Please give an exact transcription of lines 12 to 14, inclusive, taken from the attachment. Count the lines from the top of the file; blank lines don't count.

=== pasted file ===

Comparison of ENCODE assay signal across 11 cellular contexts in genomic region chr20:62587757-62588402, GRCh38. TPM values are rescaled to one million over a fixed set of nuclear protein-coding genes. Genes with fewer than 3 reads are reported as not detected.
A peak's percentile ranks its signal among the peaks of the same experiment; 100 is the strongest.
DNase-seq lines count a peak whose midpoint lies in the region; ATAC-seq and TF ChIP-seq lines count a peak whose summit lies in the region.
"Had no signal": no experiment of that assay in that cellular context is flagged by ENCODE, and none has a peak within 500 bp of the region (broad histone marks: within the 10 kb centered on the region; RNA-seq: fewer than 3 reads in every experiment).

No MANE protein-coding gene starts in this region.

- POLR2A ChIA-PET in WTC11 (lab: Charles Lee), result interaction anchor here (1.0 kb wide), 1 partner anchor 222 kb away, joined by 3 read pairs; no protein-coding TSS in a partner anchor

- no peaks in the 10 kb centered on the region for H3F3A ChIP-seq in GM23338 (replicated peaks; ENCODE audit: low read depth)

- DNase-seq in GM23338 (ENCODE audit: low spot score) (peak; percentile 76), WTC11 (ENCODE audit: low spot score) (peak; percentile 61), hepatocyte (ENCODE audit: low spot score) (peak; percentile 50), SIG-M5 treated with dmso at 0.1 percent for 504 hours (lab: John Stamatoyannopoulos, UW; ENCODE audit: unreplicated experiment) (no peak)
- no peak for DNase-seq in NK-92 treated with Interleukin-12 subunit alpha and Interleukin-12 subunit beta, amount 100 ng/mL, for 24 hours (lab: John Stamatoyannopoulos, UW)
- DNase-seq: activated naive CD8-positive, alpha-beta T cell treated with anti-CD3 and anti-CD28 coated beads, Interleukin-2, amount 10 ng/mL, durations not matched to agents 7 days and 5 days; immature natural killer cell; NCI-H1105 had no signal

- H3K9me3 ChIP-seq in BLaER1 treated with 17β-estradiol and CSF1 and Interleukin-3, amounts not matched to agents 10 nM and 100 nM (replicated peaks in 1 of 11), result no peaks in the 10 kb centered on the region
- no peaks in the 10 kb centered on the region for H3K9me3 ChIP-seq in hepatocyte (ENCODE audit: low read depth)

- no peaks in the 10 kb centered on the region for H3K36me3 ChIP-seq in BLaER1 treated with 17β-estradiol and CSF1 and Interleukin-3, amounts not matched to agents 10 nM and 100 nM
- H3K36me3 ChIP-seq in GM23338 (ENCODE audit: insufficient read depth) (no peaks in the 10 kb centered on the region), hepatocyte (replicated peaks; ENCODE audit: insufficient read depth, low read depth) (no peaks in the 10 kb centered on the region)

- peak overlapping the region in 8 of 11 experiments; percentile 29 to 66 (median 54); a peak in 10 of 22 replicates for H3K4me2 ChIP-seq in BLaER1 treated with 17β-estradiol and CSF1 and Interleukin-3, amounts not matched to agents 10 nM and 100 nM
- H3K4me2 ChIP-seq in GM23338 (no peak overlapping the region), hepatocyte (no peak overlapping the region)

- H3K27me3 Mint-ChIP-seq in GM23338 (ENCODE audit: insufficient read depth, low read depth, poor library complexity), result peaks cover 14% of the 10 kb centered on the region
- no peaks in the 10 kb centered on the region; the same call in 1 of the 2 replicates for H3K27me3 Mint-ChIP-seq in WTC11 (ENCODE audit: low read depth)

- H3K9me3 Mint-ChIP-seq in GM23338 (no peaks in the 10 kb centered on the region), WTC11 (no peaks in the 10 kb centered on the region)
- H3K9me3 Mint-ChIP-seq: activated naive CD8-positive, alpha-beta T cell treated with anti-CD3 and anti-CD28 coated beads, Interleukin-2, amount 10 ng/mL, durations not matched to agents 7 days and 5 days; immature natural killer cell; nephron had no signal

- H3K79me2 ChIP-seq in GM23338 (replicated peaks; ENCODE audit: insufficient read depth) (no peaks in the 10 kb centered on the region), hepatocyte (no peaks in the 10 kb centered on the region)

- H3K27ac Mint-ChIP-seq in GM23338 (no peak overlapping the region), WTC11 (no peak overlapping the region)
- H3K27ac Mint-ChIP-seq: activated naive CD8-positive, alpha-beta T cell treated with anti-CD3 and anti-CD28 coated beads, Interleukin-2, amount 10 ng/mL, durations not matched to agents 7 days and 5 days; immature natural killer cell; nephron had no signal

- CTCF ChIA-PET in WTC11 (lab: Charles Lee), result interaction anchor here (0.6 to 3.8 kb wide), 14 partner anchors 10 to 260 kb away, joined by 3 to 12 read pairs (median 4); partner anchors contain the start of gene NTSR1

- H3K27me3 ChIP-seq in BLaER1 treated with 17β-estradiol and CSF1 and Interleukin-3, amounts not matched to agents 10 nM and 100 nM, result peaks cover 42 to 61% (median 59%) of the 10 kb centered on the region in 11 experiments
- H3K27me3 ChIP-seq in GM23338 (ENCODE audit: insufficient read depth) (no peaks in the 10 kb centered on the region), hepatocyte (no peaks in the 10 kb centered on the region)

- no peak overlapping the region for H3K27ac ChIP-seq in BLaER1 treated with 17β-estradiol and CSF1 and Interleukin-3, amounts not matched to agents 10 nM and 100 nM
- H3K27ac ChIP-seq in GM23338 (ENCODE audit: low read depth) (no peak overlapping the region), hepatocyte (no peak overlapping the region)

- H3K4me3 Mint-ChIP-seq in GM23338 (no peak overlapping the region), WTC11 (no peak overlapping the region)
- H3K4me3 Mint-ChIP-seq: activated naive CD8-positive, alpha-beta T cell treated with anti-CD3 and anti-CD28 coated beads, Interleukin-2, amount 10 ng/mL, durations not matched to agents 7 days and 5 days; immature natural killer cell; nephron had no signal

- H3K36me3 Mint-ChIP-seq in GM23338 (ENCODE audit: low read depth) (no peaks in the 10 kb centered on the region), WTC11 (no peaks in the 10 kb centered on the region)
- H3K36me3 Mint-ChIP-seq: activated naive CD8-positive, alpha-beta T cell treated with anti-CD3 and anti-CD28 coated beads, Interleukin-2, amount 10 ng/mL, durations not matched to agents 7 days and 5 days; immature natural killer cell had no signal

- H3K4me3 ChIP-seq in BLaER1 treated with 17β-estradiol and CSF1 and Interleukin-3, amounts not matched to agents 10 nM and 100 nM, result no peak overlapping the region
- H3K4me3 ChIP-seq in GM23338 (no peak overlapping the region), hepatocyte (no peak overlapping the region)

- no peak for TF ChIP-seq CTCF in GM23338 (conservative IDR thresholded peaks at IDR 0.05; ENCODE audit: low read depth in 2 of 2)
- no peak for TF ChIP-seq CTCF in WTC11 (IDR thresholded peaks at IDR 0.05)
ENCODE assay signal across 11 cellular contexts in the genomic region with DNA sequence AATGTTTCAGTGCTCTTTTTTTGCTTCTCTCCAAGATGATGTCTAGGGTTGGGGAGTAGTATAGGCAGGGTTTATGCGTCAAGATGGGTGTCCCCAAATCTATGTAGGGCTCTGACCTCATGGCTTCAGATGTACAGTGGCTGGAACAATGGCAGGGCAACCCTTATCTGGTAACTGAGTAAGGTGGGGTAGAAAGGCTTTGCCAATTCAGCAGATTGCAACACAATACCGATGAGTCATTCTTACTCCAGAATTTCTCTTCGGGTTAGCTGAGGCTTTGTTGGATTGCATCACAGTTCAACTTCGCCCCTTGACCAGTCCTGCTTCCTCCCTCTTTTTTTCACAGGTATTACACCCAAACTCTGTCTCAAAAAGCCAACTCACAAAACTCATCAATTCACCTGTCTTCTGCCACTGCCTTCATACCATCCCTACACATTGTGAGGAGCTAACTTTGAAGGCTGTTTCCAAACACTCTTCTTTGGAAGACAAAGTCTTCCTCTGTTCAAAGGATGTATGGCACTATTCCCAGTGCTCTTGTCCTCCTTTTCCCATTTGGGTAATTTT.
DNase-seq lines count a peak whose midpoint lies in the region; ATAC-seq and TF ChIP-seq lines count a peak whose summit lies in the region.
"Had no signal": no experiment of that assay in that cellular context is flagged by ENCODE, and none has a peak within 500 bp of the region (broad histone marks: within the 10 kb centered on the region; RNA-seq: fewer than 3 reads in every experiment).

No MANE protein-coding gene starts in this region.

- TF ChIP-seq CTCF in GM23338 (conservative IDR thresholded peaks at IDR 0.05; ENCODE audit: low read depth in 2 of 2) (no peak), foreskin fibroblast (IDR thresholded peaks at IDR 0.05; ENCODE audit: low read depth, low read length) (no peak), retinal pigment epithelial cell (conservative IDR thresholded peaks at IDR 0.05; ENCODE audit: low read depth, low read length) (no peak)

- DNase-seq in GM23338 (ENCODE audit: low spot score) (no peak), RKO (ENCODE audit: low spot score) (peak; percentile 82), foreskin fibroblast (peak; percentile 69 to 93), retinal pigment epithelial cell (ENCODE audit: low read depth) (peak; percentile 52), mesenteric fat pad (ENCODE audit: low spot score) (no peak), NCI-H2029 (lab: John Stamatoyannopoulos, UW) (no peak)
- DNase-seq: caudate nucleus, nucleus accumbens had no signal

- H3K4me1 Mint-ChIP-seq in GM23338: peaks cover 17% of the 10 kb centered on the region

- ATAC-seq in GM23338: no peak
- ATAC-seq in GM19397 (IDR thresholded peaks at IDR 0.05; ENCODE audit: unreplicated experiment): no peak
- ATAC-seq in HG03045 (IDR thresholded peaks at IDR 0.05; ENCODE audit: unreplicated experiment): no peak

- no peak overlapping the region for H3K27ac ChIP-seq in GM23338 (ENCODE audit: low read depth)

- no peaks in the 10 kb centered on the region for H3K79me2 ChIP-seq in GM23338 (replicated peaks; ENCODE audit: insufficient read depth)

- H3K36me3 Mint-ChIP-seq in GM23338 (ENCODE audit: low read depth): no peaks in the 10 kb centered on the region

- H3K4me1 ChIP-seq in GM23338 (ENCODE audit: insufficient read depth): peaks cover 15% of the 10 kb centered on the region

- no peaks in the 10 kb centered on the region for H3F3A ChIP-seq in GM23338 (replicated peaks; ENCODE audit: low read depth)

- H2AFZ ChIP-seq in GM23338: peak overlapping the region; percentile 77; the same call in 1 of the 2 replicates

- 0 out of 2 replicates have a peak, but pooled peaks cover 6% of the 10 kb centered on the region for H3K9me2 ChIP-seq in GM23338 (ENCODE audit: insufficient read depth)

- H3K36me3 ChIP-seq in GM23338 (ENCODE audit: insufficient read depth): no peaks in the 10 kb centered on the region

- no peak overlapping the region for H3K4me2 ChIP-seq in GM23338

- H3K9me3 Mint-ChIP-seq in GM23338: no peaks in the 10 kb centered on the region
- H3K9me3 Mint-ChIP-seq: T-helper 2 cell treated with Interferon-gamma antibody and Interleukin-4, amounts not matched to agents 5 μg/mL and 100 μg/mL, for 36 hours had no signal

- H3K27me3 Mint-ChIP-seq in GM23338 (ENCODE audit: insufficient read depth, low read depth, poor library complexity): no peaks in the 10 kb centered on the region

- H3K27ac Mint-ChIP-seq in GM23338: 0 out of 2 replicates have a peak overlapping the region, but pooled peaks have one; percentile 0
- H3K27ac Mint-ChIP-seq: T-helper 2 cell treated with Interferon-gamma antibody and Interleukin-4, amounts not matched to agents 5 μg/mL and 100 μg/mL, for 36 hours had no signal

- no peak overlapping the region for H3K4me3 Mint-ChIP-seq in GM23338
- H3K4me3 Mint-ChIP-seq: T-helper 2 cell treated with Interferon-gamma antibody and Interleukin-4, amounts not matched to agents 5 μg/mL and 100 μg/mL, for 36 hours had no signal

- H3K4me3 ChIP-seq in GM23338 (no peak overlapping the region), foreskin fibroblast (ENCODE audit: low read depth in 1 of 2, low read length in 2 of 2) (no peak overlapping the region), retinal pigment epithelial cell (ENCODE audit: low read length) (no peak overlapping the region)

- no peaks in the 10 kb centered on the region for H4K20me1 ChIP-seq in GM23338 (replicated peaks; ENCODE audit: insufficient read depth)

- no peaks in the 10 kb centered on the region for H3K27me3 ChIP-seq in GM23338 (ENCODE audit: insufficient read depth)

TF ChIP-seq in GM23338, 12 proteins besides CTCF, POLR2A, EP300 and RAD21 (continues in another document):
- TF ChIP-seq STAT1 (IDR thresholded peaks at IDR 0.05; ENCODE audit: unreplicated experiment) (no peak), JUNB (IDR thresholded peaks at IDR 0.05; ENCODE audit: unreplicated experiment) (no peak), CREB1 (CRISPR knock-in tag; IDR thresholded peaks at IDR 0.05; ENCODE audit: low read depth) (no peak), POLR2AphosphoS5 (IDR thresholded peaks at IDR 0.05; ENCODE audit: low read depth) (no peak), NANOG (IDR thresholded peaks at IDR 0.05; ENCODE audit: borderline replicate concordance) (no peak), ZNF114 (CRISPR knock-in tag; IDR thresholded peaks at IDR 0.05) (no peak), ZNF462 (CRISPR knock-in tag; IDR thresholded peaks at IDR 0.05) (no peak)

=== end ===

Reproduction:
- no peaks in the 10 kb centered on the region for H3K9me3 ChIP-seq in hepatocyte (ENCODE audit: low read depth)

- no peaks in the 10 kb centered on the region for H3K36me3 ChIP-seq in BLaER1 treated with 17β-estradiol and CSF1 and Interleukin-3, amounts not matched to agents 10 nM and 100 nM
- H3K36me3 ChIP-seq in GM23338 (ENCODE audit: insufficient read depth) (no peaks in the 10 kb centered on the region), hepatocyte (replicated peaks; ENCODE audit: insufficient read depth, low read depth) (no peaks in the 10 kb centered on the region)